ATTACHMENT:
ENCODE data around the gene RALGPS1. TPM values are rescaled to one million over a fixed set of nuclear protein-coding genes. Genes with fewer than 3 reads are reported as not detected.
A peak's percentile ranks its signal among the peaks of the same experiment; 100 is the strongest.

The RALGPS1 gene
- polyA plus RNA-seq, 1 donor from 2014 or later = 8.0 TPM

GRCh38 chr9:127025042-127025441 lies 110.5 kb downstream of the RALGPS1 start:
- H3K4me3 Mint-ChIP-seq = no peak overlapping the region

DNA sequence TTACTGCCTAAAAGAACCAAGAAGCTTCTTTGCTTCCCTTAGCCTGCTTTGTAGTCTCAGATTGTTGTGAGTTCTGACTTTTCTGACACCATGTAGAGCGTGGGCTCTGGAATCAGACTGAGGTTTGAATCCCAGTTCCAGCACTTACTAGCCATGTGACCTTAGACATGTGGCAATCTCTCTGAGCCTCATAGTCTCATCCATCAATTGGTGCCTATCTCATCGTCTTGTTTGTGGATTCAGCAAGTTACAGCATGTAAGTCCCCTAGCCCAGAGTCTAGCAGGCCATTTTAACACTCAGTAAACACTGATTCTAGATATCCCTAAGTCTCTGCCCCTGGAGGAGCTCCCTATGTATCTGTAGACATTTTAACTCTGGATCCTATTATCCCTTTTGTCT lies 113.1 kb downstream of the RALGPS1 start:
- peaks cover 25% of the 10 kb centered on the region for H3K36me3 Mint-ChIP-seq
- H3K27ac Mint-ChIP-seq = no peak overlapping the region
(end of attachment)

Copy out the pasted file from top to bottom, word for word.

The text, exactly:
ENCODE data around the gene RALGPS1. TPM values are rescaled to one million over a fixed set of nuclear protein-coding genes. Genes with fewer than 3 reads are reported as not detected.
A peak's percentile ranks its signal among the peaks of the same experiment; 100 is the strongest.

The RALGPS1 gene
- polyA plus RNA-seq, 1 donor from 2014 or later = 8.0 TPM

GRCh38 chr9:127025042-127025441 lies 110.5 kb downstream of the RALGPS1 start:
- H3K4me3 Mint-ChIP-seq = no peak overlapping the region

DNA sequence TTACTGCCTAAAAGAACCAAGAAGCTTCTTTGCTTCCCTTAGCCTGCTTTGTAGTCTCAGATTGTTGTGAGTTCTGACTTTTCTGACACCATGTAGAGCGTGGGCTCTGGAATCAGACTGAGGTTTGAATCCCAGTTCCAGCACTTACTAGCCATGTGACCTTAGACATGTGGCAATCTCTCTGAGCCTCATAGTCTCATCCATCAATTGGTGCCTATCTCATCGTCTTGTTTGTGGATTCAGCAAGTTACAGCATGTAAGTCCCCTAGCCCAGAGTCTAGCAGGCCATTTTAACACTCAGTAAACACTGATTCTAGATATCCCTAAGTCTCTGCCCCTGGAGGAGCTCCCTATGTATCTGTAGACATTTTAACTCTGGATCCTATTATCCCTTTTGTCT lies 113.1 kb downstream of the RALGPS1 start:
- peaks cover 25% of the 10 kb centered on the region for H3K36me3 Mint-ChIP-seq
- H3K27ac Mint-ChIP-seq = no peak overlapping the region